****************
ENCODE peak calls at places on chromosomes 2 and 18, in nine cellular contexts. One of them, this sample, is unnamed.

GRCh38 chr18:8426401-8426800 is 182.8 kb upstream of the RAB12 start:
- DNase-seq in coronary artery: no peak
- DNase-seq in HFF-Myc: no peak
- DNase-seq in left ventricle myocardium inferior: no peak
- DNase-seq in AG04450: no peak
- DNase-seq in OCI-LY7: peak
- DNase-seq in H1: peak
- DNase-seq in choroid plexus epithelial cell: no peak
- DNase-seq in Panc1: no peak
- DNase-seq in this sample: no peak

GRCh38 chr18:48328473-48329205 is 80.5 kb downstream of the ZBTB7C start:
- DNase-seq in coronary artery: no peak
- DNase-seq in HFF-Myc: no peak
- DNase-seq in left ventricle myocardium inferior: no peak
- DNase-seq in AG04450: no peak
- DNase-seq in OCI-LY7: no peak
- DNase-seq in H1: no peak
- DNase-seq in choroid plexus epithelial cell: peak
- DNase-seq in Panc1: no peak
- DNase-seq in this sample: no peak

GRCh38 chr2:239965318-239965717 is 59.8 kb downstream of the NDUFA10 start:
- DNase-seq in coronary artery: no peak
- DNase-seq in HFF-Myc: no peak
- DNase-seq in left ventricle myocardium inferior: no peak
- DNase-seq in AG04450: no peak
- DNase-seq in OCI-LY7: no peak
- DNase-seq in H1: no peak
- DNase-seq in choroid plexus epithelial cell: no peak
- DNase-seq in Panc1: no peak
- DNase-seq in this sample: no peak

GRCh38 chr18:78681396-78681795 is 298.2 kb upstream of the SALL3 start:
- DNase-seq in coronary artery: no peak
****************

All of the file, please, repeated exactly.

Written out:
ENCODE peak calls at places on chromosomes 2 and 18, in nine cellular contexts. One of them, this sample, is unnamed.

GRCh38 chr18:8426401-8426800 is 182.8 kb upstream of the RAB12 start:
- DNase-seq in coronary artery: no peak
- DNase-seq in HFF-Myc: no peak
- DNase-seq in left ventricle myocardium inferior: no peak
- DNase-seq in AG04450: no peak
- DNase-seq in OCI-LY7: peak
- DNase-seq in H1: peak
- DNase-seq in choroid plexus epithelial cell: no peak
- DNase-seq in Panc1: no peak
- DNase-seq in this sample: no peak

GRCh38 chr18:48328473-48329205 is 80.5 kb downstream of the ZBTB7C start:
- DNase-seq in coronary artery: no peak
- DNase-seq in HFF-Myc: no peak
- DNase-seq in left ventricle myocardium inferior: no peak
- DNase-seq in AG04450: no peak
- DNase-seq in OCI-LY7: no peak
- DNase-seq in H1: no peak
- DNase-seq in choroid plexus epithelial cell: peak
- DNase-seq in Panc1: no peak
- DNase-seq in this sample: no peak

GRCh38 chr2:239965318-239965717 is 59.8 kb downstream of the NDUFA10 start:
- DNase-seq in coronary artery: no peak
- DNase-seq in HFF-Myc: no peak
- DNase-seq in left ventricle myocardium inferior: no peak
- DNase-seq in AG04450: no peak
- DNase-seq in OCI-LY7: no peak
- DNase-seq in H1: no peak
- DNase-seq in choroid plexus epithelial cell: no peak
- DNase-seq in Panc1: no peak
- DNase-seq in this sample: no peak

GRCh38 chr18:78681396-78681795 is 298.2 kb upstream of the SALL3 start:
- DNase-seq in coronary artery: no peak